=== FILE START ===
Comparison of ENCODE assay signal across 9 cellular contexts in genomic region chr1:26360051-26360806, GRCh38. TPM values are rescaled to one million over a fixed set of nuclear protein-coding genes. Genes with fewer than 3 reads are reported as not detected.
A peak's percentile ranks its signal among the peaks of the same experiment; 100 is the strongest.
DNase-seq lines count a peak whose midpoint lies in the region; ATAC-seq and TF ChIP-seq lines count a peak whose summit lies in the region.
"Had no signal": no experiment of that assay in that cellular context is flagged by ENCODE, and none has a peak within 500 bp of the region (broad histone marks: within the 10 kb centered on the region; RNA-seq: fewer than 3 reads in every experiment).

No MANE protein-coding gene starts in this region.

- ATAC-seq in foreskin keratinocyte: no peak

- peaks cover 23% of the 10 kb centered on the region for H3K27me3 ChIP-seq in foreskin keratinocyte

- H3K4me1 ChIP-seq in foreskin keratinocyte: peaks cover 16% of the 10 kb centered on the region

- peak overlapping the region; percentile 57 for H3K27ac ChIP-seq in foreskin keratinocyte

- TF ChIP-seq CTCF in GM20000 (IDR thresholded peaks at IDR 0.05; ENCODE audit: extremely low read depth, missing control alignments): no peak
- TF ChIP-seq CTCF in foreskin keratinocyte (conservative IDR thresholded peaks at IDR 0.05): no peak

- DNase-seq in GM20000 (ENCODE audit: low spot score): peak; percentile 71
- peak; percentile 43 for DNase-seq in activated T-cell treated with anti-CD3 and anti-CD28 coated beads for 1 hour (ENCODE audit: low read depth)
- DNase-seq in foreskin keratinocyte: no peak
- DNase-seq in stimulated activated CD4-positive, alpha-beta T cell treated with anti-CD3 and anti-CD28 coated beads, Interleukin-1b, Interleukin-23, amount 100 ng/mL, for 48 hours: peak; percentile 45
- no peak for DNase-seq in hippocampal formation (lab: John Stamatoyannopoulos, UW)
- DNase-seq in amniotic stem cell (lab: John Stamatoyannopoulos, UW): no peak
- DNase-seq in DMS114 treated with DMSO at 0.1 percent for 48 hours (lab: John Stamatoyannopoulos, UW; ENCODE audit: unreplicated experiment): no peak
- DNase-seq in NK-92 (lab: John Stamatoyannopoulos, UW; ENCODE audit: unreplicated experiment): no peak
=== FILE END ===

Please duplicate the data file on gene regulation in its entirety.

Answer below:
Comparison of ENCODE assay signal across 9 cellular contexts in genomic region chr1:26360051-26360806, GRCh38. TPM values are rescaled to one million over a fixed set of nuclear protein-coding genes. Genes with fewer than 3 reads are reported as not detected.
A peak's percentile ranks its signal among the peaks of the same experiment; 100 is the strongest.
DNase-seq lines count a peak whose midpoint lies in the region; ATAC-seq and TF ChIP-seq lines count a peak whose summit lies in the region.
"Had no signal": no experiment of that assay in that cellular context is flagged by ENCODE, and none has a peak within 500 bp of the region (broad histone marks: within the 10 kb centered on the region; RNA-seq: fewer than 3 reads in every experiment).

No MANE protein-coding gene starts in this region.

- ATAC-seq in foreskin keratinocyte: no peak

- peaks cover 23% of the 10 kb centered on the region for H3K27me3 ChIP-seq in foreskin keratinocyte

- H3K4me1 ChIP-seq in foreskin keratinocyte: peaks cover 16% of the 10 kb centered on the region

- peak overlapping the region; percentile 57 for H3K27ac ChIP-seq in foreskin keratinocyte

- TF ChIP-seq CTCF in GM20000 (IDR thresholded peaks at IDR 0.05; ENCODE audit: extremely low read depth, missing control alignments): no peak
- TF ChIP-seq CTCF in foreskin keratinocyte (conservative IDR thresholded peaks at IDR 0.05): no peak

- DNase-seq in GM20000 (ENCODE audit: low spot score): peak; percentile 71
- peak; percentile 43 for DNase-seq in activated T-cell treated with anti-CD3 and anti-CD28 coated beads for 1 hour (ENCODE audit: low read depth)
- DNase-seq in foreskin keratinocyte: no peak
- DNase-seq in stimulated activated CD4-positive, alpha-beta T cell treated with anti-CD3 and anti-CD28 coated beads, Interleukin-1b, Interleukin-23, amount 100 ng/mL, for 48 hours: peak; percentile 45
- no peak for DNase-seq in hippocampal formation (lab: John Stamatoyannopoulos, UW)
- DNase-seq in amniotic stem cell (lab: John Stamatoyannopoulos, UW): no peak
- DNase-seq in DMS114 treated with DMSO at 0.1 percent for 48 hours (lab: John Stamatoyannopoulos, UW; ENCODE audit: unreplicated experiment): no peak
- DNase-seq in NK-92 (lab: John Stamatoyannopoulos, UW; ENCODE audit: unreplicated experiment): no peak